Harris and Hornby: the new literary dynasty

"Ever since I have been old enough to understand what it means to be suburban I have wanted to come from somewhere else. I have already dropped as many aitches as I can. My sister, on the other hand, who also has problems with her suburban roots, suddenly started to speak like the Duchess of Devonshire; when we introduced each other to our respective sets of friends, they found the experience perplexing in the extreme. Had she fallen on hard times or had I struck it lucky?" - Nick Hornby, Fever Pitch.

Nick Hornby and Robert Harris were both born to lower- middle-class homes in 1957. In 1992, both published spectacularly successful first books - Harris, Fatherland, Hornby, Fever Pitch. Both published their second books this year - Enigma and High Fidelity respectively. Both are related to one woman, Gill Hornby. She is Nick's sister, and Robert's wife. This is a guide to the two twin pillars of a literary dynasty in the making:


RH: Cambridge. President of the Union, editor of the student newspaper.

NH: Cambridge. "No Footlights, no writing for Broadsheet or Stop Press, no Presidency of the Union, no student politics, no nothing."


RH: BBC traineeship, Panorama, Newsnight - a progression he likens to "Eton and the Guards" - then political editor of the Observer, and columnist for the Sunday Times.

NH: "I had no ambitions for myself whatsoever before I was 26 or 27." Became a teacher, worked for a Korean trading company, and did odd freelance writing.


RH: Flawless. Middle-class grooming with a tasteful nod to intelligent tweed. Impeccable poise.

NH: Vigorously balding. Resolutely squat. Confirmed attachment to leather jackets and a thoroughgoing disregard for sartorial niceties.


RH: BBC documentary vowels, elegant chuckles.

NH: Strenuously Highbury.


RH: The Old Vicarage, Royal Berkshire, complete with Aga and full-size snooker table. Every bit as gracious as it sounds.

NH: North London terrace in Finsbury Park, complete with "the constant wail of sirens" and "the accompaniment of scores of evil-sounding dogs". Every bit as close to Highbury as it sounds.

Mode of transport

RH: Maroon-coloured convertible V12 Jaguar.

NH: Finsbury Park tube station. Otherwise, British Rail or lifts from his wife.

Favourite music:

RH: Precociously classical. Favours Bach and Beethoven. Current favourite: Mozart's Cosi fan tutti.

NH: Appropriate for his age. Favours classic soul and songwriting, from the likes of Al Green and Elvis Costello. All-time favourite track: Aretha Franklin - "You Make Me Feel (Like a Natural Woman)".

Favourite meal:

RH: French cuisine in an exclusive West End eatery; Bibendum, The Ivy and Wiltons are preferred haunts. Jeremy Paxman claims that even when out fishing, "his eye is roving towards the nearest decent restaurant".

NH: Childhood fantasies of pre-match fish and chips (from the Gunners Fish Bar) have matured into post-match spaghetti.

Favourite drink:

RH: A French red wine - preferably Burgundy - accompanied by the occasional cigar.

NH: Lager, accompanied by Silk Cut.

Heaven on earth:

RH: Torn between the exotic landscape of Morocco, where he got engaged, and the grandeur of the Atlas Mountains.

NH: Lower East Stand, Highbury.

Most memorable encounter:

RH: With Margaret Thatcher during her 1983 election campaign. Harris was reporting on her campaign tactics when, famously, she came up behind him on camera and began, quite shamelessly, to eavesdrop. Interviewing Ronald Reagan at the White House runs a close second.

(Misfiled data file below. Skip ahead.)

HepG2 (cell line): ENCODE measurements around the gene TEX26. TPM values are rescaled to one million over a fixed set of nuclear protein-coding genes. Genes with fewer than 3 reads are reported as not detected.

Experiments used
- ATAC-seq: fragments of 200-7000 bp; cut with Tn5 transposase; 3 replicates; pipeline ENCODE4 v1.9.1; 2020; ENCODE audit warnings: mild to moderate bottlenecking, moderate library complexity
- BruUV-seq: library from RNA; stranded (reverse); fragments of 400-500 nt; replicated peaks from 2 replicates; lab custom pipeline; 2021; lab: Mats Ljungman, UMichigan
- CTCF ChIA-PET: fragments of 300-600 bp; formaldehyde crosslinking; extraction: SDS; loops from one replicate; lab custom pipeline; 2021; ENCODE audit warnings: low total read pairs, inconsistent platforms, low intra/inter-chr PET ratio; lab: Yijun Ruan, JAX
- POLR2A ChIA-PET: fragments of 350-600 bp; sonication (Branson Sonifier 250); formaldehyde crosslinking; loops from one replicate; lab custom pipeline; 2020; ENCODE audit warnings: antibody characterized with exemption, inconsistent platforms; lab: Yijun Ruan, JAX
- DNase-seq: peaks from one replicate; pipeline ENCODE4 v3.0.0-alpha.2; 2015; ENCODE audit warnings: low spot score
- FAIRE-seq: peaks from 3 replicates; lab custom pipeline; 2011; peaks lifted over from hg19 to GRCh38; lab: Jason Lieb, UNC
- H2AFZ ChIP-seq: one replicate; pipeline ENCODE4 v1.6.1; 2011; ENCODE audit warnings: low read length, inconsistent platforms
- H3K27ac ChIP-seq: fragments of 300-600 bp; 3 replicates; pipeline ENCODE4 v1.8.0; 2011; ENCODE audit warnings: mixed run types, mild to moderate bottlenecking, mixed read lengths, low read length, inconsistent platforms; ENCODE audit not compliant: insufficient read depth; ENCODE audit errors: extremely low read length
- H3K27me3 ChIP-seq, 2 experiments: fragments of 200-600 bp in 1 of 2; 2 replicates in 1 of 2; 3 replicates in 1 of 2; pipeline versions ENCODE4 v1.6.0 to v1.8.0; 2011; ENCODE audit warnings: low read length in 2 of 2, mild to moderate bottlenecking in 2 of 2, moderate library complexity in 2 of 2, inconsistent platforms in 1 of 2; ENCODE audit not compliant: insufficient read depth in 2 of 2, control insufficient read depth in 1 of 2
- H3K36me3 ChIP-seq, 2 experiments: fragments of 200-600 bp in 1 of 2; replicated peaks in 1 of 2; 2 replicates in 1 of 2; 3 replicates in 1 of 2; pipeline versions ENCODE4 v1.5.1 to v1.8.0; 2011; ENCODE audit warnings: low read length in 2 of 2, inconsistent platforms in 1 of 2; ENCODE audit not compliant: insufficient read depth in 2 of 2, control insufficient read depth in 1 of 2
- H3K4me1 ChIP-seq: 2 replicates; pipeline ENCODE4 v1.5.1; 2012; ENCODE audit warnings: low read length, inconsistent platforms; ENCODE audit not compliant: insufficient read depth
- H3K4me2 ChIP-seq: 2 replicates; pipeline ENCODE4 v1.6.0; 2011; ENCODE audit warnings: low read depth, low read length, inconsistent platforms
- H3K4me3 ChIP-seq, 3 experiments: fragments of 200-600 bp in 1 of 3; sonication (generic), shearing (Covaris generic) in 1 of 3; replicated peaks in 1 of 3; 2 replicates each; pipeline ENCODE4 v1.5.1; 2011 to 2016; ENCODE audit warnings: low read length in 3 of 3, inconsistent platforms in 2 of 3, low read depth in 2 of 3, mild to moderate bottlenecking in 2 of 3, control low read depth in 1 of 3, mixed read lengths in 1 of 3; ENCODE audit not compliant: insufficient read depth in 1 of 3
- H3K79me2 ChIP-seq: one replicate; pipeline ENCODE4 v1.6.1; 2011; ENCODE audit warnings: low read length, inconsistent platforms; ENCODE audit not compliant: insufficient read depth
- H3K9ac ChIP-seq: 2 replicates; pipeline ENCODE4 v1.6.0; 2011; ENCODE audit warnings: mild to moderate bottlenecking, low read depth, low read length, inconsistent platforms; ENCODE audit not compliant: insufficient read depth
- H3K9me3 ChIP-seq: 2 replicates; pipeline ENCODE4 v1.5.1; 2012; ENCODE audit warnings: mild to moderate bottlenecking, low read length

NH: With Bob McNab, Arsenal's left back, before a game at Highbury in 1972. Being the first sentence Hornby ever uttered to an Arsenal player, his recollection of the moment is acute. "Are you playing, Bob?" "Yeah."

Greatest moment of recognition:

RH: Being recognised on leaving a Literary Review luncheon at the Cafe Royal, attended by the Princess of Wales. Unaccustomed to being "spotted", he found himself moved when a policeman on traffic duty said simply: "You're Robert Harris, aren't you? Loved Fatherland."

NH: Being recognised in Kentucky Fried Chicken in Finsbury Park, shortly after publication of Fever Pitch. "This bloke in the queue turned around and said: 'Fucking great book, Nick.' That isn't going to happen to a lot of English writers, and I'm very proud of it."

Greatest fear:

RH: That Nottingham Forest (Harris's home team) might one day meet Arsenal in the FA Cup Final - and win.

NH: That his wife might faint during a vital moment of a cup tie - worse, cup final - and he would find himself quite unable to divert his attention from the game.

All-time hero:

RH: George Orwell, whom he admires for his integrity, for his "marvellous, clear English prose" and for producing high-quality, accessible literature.

NH: Liam Brady, former Arsenal midfielder, admired for being "languid, mysterious and intelligent", and because "in the parlance, if you cut him he would bleed Arsenal".

Hero of second book:

RH: Tom Jericho, a brilliant young Cambridge mathematician whose code- breaking genius defeats the Nazis and saves the Western world.

NH: Rob Fleming, a thirty-something languishing in a bedsit, pondering how to save a failing relationship and an ailing second-hand record shop.

Winning formula:

RH: Meticulous research, intellectual rigour, a historical perspective. And an outstanding capacity for writing.

NH: Personal insight, individual experience, a humorous take on the modern condition. And an outstanding ability to write.

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